NOTE: in this chapter, David Burman expands on the healthy communities principles of LETS, the ups and downs of LETS around the province (in Ottawa, Peterborough, Belleville, Kitchener-Waterloo and Toronto) and what worked and did NOT work. His honest reflections are helpful and familiar to all of us - "we made mistakes, the most significant being trying to do too much with too few resources". What makes LETSystems work? Working with another established organization to provide administrative support. legitimacy, possibility of shared staff and/or income support, new ideas and an expanded network. Multiple local systems linked together, easier and more enjoyable trading - all a step closer to an abundant valuable local currency.



"Can a system like LETS provide people with most of their basic needs? Will it allow people to participate economically without the dependency caused by receiving charity. [O]ur answer is a qualified 'it depends'. All alternative currency systems have to deal with facilitating trade among their members. The impediments are always related to a combination of inconvenience and unavailability of services.. [A] 'critical mass' of traders and potential client must be recruited.

One challenge for local currency systems is to find a steady, reliable source of income for system development without depending on the capriciousness of granting agencies.



LETS is a pioneering effort that creates a stronger sense of community and healthy interdependence among people who use it. Although there are still problems to be resolved, LETS continues to enhance communities in many parts of Ontario."



In other communities, local economic development initiatives try to help individuals and small businesses grow through community loan funds, micro-lending, partnerships and supports and enterprises that contribute to a vibrant and diverse community.



As individuals though, are we contributing enough of ourselves to make a difference? There are differing opinions about the impacts of

charitable giving, voluntarism and 'socially responsible investments'.



Following are a few pieces for consideration.



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C. DO CANADIANS 'GIVE' THEIR MONEY AND TIME AWAY?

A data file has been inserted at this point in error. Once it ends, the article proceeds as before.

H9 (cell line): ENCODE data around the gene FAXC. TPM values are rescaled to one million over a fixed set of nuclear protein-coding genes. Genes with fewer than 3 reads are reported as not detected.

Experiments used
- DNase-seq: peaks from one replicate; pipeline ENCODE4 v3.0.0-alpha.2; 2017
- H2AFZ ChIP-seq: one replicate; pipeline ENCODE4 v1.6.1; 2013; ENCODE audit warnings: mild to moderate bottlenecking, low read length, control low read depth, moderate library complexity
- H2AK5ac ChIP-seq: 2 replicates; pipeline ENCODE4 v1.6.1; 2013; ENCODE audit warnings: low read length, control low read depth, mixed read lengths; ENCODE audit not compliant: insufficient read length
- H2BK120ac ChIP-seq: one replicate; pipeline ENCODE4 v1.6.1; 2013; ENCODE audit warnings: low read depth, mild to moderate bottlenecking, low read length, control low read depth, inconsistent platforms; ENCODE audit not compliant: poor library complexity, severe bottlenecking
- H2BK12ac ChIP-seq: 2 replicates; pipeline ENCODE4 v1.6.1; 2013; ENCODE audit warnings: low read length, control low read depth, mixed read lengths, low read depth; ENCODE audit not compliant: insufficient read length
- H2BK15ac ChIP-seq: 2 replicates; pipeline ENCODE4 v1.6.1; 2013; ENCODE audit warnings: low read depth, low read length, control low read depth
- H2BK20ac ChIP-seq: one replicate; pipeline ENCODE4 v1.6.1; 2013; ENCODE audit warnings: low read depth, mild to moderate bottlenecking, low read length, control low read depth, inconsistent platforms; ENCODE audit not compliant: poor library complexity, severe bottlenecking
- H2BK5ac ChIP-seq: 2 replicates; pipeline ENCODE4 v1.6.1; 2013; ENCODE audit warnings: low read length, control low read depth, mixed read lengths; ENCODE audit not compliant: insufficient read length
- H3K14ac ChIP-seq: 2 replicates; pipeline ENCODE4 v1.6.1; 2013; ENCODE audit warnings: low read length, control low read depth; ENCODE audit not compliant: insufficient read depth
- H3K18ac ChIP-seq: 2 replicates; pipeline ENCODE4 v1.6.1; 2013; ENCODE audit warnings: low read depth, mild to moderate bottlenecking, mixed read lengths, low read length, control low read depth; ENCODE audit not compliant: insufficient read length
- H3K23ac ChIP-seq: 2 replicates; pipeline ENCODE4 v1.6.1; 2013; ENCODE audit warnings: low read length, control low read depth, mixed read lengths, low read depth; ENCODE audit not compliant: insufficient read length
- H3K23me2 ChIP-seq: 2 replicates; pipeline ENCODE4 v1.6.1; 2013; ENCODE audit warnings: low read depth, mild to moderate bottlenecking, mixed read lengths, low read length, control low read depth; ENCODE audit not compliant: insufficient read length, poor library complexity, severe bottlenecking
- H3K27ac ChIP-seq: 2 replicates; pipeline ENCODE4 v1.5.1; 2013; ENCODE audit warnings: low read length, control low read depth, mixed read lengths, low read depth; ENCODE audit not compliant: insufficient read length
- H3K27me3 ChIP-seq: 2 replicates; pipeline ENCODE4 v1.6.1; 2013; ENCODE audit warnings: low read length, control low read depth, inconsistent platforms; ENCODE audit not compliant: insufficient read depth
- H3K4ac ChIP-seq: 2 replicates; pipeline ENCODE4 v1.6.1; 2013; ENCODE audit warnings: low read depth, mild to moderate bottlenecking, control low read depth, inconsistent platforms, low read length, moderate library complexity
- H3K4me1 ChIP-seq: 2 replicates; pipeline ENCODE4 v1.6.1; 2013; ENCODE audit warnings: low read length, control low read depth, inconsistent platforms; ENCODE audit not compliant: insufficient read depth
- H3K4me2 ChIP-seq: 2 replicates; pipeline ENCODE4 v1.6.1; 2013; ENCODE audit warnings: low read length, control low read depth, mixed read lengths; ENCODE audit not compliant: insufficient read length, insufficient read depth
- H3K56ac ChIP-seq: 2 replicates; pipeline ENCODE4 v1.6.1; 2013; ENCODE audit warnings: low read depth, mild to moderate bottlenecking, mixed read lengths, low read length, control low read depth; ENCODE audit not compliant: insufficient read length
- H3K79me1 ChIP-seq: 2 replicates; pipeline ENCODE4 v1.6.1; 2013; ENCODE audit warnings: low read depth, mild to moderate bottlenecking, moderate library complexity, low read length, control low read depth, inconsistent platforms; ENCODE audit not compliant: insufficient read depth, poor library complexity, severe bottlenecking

Just in time for the 'season of giving' in December, there were several studies and reports released by Statistics Canada, the Fraser Institute, and the Canadian Centre for Philanthropy on how 'generous' or not Canadians have been in giving to charity.



Charity Village online news cover story this week (January 2, 2001) reported that: According to the second annual ranking of generosity by The Fraser Institute, Manitoba leads the country again in terms of the number of people who give to charity, and Alberta tops the charts for biggest giving by amount. The article "Canadian & American Monetary Generosity," published in the December issue of Fraser Forum, finds that 26.4% of Canadian taxpayers donated to charity last year, giving an average annual donation of $822. [Ontario has 28.9% of the donors in Canada, giving only 1.21% of their income for an average annual donation of $944]. Canadians do not do well compared to Americans, who appear to be far more willing to give to charity, averaging three times the annual donation.



This notion of greater American generosity contradicts some other reports, including the "Caring Canadians" study, which used 1997 data and found that 88% of Canadians made donations, either of cash or in-kind help. Find the full report online at http://www.fraserinstitute.ca/publications/forum/2000/12/section_09.html.



On December 29th, the Globe & Mail newspaper carried an article written by Andre Picard, titled "Canadians becoming more generous". But reading further in to the article found a different situation - as a proportion of total household giving, charitable contributions declined He wrote: